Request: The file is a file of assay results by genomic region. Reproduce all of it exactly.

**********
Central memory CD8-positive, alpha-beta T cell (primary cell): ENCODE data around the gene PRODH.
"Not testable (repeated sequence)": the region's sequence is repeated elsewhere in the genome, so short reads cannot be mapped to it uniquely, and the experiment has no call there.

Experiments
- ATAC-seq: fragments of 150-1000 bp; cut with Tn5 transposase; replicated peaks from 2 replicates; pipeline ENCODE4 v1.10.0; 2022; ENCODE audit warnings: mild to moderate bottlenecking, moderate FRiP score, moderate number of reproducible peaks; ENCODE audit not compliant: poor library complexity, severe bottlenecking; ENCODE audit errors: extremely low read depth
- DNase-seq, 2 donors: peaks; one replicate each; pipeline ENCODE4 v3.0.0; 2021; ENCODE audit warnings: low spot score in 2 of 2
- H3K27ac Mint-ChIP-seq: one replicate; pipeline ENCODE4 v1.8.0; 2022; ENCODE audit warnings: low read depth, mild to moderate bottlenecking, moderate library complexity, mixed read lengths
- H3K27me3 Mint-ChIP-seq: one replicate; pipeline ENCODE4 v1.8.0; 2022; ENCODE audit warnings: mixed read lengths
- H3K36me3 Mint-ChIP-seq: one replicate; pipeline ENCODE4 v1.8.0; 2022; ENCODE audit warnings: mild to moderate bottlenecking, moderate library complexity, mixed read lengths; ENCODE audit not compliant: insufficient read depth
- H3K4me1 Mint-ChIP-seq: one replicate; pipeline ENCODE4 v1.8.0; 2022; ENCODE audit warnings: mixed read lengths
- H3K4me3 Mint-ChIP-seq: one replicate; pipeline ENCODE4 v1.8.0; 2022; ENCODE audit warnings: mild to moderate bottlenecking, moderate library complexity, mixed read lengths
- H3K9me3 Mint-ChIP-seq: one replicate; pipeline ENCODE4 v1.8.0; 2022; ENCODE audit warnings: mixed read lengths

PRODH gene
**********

Central memory CD8-positive, alpha-beta T cell (primary cell): ENCODE data around the gene PRODH.
"Not testable (repeated sequence)": the region's sequence is repeated elsewhere in the genome, so short reads cannot be mapped to it uniquely, and the experiment has no call there.

Experiments
- ATAC-seq: fragments of 150-1000 bp; cut with Tn5 transposase; replicated peaks from 2 replicates; pipeline ENCODE4 v1.10.0; 2022; ENCODE audit warnings: mild to moderate bottlenecking, moderate FRiP score, moderate number of reproducible peaks; ENCODE audit not compliant: poor library complexity, severe bottlenecking; ENCODE audit errors: extremely low read depth
- DNase-seq, 2 donors: peaks; one replicate each; pipeline ENCODE4 v3.0.0; 2021; ENCODE audit warnings: low spot score in 2 of 2
- H3K27ac Mint-ChIP-seq: one replicate; pipeline ENCODE4 v1.8.0; 2022; ENCODE audit warnings: low read depth, mild to moderate bottlenecking, moderate library complexity, mixed read lengths
- H3K27me3 Mint-ChIP-seq: one replicate; pipeline ENCODE4 v1.8.0; 2022; ENCODE audit warnings: mixed read lengths
- H3K36me3 Mint-ChIP-seq: one replicate; pipeline ENCODE4 v1.8.0; 2022; ENCODE audit warnings: mild to moderate bottlenecking, moderate library complexity, mixed read lengths; ENCODE audit not compliant: insufficient read depth
- H3K4me1 Mint-ChIP-seq: one replicate; pipeline ENCODE4 v1.8.0; 2022; ENCODE audit warnings: mixed read lengths
- H3K4me3 Mint-ChIP-seq: one replicate; pipeline ENCODE4 v1.8.0; 2022; ENCODE audit warnings: mild to moderate bottlenecking, moderate library complexity, mixed read lengths
- H3K9me3 Mint-ChIP-seq: one replicate; pipeline ENCODE4 v1.8.0; 2022; ENCODE audit warnings: mixed read lengths

PRODH gene